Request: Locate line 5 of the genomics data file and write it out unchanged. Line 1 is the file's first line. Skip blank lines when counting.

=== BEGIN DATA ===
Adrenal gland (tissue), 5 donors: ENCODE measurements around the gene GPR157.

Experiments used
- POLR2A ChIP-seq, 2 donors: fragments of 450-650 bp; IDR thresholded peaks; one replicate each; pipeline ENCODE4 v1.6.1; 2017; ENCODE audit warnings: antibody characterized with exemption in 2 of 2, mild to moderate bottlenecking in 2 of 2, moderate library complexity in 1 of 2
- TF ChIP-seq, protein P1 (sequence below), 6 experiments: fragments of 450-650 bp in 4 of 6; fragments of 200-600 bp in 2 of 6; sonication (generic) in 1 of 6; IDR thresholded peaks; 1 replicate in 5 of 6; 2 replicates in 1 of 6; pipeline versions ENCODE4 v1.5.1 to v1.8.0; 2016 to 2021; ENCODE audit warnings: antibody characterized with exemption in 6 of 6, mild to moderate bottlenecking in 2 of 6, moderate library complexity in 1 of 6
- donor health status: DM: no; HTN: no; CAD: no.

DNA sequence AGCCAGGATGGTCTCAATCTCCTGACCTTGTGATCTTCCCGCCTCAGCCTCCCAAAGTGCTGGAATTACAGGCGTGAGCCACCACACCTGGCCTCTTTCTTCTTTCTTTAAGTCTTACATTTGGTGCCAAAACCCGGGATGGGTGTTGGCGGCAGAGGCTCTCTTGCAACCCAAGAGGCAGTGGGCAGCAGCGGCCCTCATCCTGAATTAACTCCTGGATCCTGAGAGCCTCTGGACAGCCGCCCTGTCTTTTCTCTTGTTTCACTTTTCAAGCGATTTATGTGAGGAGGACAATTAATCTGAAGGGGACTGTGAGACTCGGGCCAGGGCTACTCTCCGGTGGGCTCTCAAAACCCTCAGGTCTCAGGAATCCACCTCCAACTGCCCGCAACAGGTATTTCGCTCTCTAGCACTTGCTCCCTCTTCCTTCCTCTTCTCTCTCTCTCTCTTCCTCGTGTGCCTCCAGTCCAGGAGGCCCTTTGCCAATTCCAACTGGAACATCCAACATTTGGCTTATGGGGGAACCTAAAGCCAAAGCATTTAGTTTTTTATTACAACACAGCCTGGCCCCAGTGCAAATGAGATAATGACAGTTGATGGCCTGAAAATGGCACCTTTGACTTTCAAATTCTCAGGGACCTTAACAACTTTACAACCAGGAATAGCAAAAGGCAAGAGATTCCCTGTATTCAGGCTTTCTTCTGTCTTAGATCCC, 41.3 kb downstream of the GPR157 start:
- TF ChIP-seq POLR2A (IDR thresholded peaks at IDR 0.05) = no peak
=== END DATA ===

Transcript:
- donor health status: DM: no; HTN: no; CAD: no.